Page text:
In 2009, an average of 20 pounds of fresh supermarket tomatoes was consumed by every man, woman, and child in the US. The plants are grown by the thousands (millions?) in backyards by gardeners who crave the complex sweet/tart/slightly salty taste that lingers in your mind like memories of a first kiss. It’s a flavor that even talented gardeners must forgo for many months of the year, and on those dreary March days when I push the cart along rows of gleaming red ping-pong balls, I have sometimes been seduced into buying those watery, lifeless fruits that never satisfy but give just enough of an imitation of tomato-ness to make one long for summer.
Until I read Tomatoland.
The simple question “why do supermarket tomatoes taste the way they do?” led author Barry Estabrook to Florida to interview botanists, horticulturalists and tomato packers. He drove through fields with farm owners and met with crew bosses and worker advocates. He learned about Alexander W. Livingston, who in 1870 developed the Paragon “the first perfectly and uniformly smooth tomato ever introduced to the American public,” and saw unripe “mature greens” harvested, washed, gassed with ethylene (for ripening) and packed for shipping to New York.
In clear, journalistic prose he tells the reader the unsettling truth he discovered: those cheery little red packages come to us Northerners covered with suffering and exploitation.
Juan Dominguez had earned a total of $13.76 on the day that Estabrook went to his trailer.
“Dominguez swept his hand in a gesture of invitation into a bedroom. It housed five twin-bed mattresses. Three were flat on the floor with no space between them. Two rested on four-by-eight-feet plywood sheets suspended from the ceiling by chains…The bathroom was at the end of a short hallway. Barely bigger than an airplane lavatory with a curtainless metal shower stall, it served ten men who came home each day hot, dirty and anxious to bathe…”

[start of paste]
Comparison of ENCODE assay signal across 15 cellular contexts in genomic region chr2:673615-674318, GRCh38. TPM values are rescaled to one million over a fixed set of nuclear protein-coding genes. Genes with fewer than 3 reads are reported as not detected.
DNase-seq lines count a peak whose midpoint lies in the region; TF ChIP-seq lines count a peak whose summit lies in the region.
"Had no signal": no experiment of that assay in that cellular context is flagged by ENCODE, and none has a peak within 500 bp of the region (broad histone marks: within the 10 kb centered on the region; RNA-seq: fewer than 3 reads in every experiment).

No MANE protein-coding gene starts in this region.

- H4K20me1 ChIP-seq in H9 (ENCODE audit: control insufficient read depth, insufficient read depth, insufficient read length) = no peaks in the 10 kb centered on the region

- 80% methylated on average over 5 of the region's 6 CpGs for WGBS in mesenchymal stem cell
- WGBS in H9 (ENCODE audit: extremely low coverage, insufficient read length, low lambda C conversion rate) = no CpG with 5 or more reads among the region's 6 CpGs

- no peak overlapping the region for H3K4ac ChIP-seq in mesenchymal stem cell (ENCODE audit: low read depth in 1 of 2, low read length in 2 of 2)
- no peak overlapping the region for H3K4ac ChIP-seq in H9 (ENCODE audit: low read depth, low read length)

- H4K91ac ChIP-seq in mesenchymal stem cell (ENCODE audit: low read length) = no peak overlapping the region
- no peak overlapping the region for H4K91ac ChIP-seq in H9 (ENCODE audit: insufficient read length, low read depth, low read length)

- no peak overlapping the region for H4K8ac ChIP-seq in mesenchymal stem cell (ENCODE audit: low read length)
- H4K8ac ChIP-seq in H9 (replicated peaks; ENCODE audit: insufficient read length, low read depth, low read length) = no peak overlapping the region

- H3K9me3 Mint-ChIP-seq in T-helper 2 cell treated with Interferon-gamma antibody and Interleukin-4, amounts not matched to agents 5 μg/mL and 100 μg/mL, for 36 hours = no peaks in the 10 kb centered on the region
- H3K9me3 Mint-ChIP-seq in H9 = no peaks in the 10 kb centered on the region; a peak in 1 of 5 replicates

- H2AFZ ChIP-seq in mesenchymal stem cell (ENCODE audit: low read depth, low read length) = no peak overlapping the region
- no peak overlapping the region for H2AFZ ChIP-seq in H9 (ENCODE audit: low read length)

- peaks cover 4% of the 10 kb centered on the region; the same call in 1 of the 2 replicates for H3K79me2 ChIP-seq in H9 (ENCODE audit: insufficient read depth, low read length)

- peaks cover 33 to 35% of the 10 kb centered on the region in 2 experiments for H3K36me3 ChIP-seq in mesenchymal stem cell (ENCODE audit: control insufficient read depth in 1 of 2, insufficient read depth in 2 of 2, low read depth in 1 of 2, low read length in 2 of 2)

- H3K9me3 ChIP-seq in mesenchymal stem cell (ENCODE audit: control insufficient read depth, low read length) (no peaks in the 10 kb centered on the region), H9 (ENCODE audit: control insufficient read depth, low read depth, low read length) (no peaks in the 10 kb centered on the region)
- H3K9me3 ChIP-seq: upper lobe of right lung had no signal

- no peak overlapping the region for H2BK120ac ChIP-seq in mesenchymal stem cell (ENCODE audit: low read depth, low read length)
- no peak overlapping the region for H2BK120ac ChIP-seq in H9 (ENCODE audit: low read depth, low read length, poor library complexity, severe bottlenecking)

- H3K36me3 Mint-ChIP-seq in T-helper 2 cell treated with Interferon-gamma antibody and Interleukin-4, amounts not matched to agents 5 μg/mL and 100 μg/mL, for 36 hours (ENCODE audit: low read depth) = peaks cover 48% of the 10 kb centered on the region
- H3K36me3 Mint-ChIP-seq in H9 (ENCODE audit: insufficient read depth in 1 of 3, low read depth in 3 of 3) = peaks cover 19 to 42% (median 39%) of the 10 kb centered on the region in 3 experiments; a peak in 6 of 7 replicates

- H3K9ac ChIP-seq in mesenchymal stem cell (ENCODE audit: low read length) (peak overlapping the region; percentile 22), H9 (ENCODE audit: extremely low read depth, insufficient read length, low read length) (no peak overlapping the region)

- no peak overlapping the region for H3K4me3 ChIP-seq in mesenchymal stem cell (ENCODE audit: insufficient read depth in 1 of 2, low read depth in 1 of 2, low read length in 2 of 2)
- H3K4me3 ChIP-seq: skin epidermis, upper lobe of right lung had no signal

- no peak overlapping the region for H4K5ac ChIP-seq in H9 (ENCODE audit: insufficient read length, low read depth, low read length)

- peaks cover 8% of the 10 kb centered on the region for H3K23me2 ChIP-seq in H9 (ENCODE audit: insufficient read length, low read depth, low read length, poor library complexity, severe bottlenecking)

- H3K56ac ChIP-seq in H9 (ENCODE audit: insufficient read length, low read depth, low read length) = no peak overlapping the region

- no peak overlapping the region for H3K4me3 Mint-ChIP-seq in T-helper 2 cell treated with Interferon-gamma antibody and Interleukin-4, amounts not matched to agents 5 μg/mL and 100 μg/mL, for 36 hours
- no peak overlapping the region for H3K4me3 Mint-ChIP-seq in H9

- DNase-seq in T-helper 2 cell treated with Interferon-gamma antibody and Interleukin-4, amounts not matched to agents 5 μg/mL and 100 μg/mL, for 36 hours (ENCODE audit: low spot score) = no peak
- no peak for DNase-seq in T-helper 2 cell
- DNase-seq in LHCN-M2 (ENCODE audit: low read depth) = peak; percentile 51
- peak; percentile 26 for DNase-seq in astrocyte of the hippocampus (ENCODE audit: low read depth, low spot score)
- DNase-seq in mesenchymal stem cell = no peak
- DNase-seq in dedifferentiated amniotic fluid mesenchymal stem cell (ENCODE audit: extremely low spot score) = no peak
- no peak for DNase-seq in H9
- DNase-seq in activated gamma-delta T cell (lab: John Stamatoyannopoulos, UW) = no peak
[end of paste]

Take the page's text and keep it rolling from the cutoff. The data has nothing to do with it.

This, we learn, is not the worst that pickers endure. Over a thousand men and women have been freed from forced labor – slavery – in the Florida tomato fields in the past fifteen years. Asked whether one can assume that a fresh tomato in winter was picked by the hand of a slave, US attorney Douglas Molloy replied, “That is not an assumption. That is a fact.”
And more: in the winter of 2004-2005, three migrant workers in the city of Immokalee gave birth to badly deformed babies. Florida’s nutrient-poor soils and humid climate make commercial tomato farming dependent on regular drenchings of pesticides, fungicides and herbicides, more than eight times the amounts used on California tomatoes. Workers are routinely soaked with sprays known to be harmful to humans and animals. Florida’s lax reporting guidelines, coupled with the reluctance of workers to come forward, means that very few cases of pesticide poisoning are investigated.
In this case, the parents of one of the Immokalee babies sued their employer, AG-Mart, and won an out of court settlement in 2008. The agreement may stand as a signpost for reforms that are slowly making their way into the Florida tomato industry. In recent years the nonprofit Coalition of Immokalee Workers successfully negotiated with fast food conglomerates to pay workers one cent more per pound of tomatoes picked. Advocates have come forward to build better housing, help migrant families and pursue justice in the courts.
The long path from field-to-mouth of modern food systems allows consumers to remain ignorant of how food gets to our plates. Tomatoland brings the reader into the fields to see the true costs of winter tomatoes.